The Jazz Guitar Chord Dictionary
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  1. #1

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    My amplifier has a metronome option that has always served me well, but a friend has an analogue one and I thought it was incredible, but when I saw the price I realized that it is a big investment for an enthusiastic musician like me. I looked for a digital version for mobile and came across this one:

    Metronome - Apps on Google Play

    I'm really enjoying it, but I still want to have an analog.
    Can anyone who has used both digital and analogue tell me if analogue is really better or just nostalgic? Is this option for android a good free option or are there better ones available?
    I apologize if my question is something I should already know from use, playing is a hobby for me as I have a lot to improve yet.


    The Jazz Guitar Chord Dictionary
  3. #2

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    Welcome Andy!

    Just my opinion, while I love the look of a pendulum metronome I doubt they are as accurate (or dependable) as a cheap digital metronome in the long haul. I would love to get a nice wooden pendulum Wittner, but the one that's built into the Yamaha piano I have works perfectly so... That said, if you want a pendulum metronome I say get it. Having one in your phone can be super handy so you may as well grab that too, like guitars you really can't have too many!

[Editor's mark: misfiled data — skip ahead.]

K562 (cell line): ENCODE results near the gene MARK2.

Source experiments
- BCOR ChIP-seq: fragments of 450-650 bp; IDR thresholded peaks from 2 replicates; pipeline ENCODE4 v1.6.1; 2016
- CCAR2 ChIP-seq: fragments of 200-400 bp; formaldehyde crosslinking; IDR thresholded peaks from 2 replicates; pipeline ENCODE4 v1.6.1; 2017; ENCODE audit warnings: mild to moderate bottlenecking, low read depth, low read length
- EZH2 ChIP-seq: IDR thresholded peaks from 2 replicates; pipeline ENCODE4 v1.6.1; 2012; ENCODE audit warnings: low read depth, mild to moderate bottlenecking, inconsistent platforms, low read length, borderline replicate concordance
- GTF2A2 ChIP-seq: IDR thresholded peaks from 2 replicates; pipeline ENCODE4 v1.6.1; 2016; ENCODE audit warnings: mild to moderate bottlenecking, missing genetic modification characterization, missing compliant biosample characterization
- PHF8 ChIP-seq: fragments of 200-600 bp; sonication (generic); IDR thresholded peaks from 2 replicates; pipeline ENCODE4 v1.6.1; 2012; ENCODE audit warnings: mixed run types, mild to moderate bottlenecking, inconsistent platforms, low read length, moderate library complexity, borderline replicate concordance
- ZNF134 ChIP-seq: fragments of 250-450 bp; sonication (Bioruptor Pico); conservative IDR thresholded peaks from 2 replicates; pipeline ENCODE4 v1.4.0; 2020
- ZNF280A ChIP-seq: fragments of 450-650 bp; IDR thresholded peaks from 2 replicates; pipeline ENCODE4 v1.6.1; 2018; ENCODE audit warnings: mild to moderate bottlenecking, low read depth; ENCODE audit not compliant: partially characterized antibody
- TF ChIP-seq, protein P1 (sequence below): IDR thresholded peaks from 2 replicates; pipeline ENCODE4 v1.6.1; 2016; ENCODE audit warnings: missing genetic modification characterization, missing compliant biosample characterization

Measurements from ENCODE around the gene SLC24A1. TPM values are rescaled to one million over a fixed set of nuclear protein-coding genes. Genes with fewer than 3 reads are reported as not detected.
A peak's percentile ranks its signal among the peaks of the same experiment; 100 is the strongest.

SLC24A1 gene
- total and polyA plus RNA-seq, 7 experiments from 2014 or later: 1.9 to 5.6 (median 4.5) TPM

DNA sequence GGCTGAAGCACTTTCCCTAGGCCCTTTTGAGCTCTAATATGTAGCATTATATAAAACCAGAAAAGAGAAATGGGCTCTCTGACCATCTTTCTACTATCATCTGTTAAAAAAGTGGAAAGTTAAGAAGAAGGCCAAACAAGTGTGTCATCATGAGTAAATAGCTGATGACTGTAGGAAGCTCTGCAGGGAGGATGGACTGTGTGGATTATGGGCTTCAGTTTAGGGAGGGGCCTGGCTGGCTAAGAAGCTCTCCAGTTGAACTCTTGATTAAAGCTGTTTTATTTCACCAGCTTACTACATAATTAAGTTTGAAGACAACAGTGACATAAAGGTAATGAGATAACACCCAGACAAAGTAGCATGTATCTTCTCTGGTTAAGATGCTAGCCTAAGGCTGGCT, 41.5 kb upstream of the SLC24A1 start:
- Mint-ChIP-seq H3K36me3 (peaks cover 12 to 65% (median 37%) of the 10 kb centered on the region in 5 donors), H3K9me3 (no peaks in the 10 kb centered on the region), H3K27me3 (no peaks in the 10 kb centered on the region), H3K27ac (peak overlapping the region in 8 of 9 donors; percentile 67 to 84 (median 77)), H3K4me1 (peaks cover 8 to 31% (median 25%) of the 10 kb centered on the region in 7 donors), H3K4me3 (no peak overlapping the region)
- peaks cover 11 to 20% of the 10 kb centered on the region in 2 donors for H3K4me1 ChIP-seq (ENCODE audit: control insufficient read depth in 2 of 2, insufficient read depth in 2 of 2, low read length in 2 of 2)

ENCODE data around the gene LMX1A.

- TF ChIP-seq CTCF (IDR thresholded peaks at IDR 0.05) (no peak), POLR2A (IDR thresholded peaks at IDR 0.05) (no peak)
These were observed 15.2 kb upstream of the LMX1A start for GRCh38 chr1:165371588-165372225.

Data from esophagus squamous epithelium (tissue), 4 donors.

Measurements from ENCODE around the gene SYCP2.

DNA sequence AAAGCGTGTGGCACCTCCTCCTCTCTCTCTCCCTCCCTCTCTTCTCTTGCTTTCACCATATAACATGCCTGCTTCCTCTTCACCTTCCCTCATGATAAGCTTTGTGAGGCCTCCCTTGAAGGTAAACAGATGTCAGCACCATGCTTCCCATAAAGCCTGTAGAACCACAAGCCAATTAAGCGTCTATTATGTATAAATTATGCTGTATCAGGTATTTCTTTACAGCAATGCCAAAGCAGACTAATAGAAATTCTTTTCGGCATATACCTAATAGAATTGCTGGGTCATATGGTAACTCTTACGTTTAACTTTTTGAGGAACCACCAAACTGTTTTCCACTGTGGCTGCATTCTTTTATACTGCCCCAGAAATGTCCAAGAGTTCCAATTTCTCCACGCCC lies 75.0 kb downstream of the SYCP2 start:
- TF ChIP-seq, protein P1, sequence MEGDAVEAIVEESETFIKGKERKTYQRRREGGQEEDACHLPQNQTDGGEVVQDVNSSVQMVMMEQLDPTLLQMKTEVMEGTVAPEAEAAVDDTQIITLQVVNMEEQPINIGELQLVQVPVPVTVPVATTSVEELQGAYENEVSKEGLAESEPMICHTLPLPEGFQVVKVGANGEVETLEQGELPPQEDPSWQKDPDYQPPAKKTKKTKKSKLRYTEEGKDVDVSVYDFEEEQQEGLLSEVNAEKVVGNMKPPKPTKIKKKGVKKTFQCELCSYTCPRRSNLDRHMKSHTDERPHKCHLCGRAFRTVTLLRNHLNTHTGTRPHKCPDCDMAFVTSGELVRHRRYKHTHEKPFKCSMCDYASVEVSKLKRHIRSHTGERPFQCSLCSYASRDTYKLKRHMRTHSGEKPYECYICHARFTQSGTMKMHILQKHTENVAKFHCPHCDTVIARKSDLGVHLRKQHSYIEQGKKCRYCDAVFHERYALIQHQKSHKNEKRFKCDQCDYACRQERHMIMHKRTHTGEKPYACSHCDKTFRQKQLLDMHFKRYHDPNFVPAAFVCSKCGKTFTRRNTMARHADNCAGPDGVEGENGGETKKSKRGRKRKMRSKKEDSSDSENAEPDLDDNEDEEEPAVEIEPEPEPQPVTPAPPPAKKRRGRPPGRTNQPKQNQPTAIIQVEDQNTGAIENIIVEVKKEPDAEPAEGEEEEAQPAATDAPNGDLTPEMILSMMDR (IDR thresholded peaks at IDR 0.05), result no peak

Get whatever makes you practice more; be it a metronome, a foot rest, a nicer strap, literally whatever.

  4. #3

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    I should preface my comment to note that I'm a jazz student, not a pro, so my needs are relatively modest. Having said that, I recently downloaded the Soundbrenner metronome app onto my iphone and it seems to work quite well.

  5. #4

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    I have one of these, got it off ebay for $15. For me, it is much better than an app because I can get away from my phone. The phone is a distraction and you can easily spend hours "researching" the best metronome app instead of playing your guitar.